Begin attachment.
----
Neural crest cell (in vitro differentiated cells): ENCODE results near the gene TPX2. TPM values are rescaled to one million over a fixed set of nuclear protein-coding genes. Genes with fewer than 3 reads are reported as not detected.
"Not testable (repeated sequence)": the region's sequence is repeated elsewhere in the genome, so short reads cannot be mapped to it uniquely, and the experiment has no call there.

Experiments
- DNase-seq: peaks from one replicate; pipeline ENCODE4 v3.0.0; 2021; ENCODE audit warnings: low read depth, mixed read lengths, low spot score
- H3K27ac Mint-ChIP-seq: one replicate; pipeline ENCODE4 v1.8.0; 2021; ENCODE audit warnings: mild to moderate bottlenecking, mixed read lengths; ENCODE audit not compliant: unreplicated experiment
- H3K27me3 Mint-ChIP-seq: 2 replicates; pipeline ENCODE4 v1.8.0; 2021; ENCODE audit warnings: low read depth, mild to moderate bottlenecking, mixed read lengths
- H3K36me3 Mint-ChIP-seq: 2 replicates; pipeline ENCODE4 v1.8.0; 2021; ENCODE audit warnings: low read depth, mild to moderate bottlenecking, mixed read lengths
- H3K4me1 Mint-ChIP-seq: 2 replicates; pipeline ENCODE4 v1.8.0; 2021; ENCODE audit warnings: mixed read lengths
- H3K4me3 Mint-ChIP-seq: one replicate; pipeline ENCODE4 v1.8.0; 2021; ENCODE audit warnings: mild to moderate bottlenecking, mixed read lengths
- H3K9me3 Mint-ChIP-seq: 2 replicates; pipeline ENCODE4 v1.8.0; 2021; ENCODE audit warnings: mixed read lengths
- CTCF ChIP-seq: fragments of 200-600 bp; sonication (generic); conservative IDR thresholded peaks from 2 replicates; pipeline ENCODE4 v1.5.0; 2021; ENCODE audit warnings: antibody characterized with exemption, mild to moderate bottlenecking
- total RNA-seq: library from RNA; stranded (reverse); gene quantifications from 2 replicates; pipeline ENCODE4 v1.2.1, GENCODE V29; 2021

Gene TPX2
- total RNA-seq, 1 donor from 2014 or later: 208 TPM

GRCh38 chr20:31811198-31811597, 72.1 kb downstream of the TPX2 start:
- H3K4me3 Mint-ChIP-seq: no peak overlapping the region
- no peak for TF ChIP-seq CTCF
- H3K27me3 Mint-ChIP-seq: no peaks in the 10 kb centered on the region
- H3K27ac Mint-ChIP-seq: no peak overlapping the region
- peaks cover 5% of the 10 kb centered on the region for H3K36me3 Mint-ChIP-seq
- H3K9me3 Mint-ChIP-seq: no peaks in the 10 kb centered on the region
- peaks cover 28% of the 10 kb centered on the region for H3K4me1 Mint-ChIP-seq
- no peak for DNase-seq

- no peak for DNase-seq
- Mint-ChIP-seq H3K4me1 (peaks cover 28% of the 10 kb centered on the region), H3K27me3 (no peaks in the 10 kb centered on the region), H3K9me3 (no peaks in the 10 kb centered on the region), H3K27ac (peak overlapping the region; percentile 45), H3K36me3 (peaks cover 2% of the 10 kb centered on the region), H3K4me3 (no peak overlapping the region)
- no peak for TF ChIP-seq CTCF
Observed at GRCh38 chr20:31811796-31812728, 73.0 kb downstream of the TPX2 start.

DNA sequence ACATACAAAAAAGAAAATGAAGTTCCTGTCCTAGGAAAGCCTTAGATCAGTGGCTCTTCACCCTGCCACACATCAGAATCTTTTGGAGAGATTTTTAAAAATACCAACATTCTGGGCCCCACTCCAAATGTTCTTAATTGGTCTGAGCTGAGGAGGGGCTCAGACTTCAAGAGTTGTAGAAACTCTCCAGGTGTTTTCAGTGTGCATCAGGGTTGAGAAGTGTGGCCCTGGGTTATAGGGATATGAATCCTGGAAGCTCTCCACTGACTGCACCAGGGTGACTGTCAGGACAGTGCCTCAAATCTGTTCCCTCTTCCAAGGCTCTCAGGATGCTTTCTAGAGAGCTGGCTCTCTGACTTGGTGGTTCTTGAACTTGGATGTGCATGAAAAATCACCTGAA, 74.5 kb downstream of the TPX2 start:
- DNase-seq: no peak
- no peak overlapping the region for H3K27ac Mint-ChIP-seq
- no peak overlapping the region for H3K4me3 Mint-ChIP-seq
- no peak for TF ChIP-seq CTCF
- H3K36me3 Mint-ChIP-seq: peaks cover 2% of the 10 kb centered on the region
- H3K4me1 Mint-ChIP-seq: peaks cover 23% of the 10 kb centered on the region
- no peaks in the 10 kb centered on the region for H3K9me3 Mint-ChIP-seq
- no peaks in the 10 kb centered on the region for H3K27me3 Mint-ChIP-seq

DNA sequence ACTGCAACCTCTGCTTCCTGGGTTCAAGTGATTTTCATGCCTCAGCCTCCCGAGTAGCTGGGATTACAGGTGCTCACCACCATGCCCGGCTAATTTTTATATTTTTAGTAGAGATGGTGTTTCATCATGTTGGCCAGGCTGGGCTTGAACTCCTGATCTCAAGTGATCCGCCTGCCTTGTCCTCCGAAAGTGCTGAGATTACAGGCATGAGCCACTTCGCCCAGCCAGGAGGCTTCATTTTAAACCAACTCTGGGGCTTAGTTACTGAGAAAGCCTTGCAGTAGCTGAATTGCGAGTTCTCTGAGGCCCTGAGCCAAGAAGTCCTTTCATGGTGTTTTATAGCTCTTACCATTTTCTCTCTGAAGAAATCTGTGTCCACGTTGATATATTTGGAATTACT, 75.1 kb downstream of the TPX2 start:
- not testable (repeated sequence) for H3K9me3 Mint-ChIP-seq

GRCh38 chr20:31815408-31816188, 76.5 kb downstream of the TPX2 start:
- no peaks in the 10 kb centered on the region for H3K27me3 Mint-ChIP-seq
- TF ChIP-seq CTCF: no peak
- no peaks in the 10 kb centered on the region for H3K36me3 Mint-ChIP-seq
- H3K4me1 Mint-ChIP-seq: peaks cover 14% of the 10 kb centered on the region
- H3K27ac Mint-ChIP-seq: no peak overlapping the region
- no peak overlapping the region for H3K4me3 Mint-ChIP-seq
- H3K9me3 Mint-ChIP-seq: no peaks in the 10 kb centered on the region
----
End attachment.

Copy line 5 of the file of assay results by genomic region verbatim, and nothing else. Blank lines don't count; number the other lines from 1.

- H3K27ac Mint-ChIP-seq: one replicate; pipeline ENCODE4 v1.8.0; 2021; ENCODE audit warnings: mild to moderate bottlenecking, mixed read lengths; ENCODE audit not compliant: unreplicated experiment